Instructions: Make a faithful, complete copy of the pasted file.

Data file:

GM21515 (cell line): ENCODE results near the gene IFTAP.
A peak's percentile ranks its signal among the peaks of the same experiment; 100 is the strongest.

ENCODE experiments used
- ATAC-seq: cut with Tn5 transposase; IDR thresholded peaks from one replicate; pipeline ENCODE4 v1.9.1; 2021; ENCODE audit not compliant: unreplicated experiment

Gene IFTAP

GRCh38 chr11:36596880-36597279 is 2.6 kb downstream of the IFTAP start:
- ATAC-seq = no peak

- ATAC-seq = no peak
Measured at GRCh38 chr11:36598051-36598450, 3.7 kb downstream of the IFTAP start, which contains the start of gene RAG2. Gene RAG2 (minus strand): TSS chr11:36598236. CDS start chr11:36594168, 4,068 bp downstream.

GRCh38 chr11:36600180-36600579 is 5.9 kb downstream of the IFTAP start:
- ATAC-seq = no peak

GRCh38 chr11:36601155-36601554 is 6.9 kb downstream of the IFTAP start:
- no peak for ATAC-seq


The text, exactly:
GM21515 (cell line): ENCODE results near the gene IFTAP.
A peak's percentile ranks its signal among the peaks of the same experiment; 100 is the strongest.

ENCODE experiments used
- ATAC-seq: cut with Tn5 transposase; IDR thresholded peaks from one replicate; pipeline ENCODE4 v1.9.1; 2021; ENCODE audit not compliant: unreplicated experiment

Gene IFTAP

GRCh38 chr11:36596880-36597279 is 2.6 kb downstream of the IFTAP start:
- ATAC-seq = no peak

- ATAC-seq = no peak
Measured at GRCh38 chr11:36598051-36598450, 3.7 kb downstream of the IFTAP start, which contains the start of gene RAG2. Gene RAG2 (minus strand): TSS chr11:36598236. CDS start chr11:36594168, 4,068 bp downstream.

GRCh38 chr11:36600180-36600579 is 5.9 kb downstream of the IFTAP start:
- ATAC-seq = no peak

GRCh38 chr11:36601155-36601554 is 6.9 kb downstream of the IFTAP start:
- no peak for ATAC-seq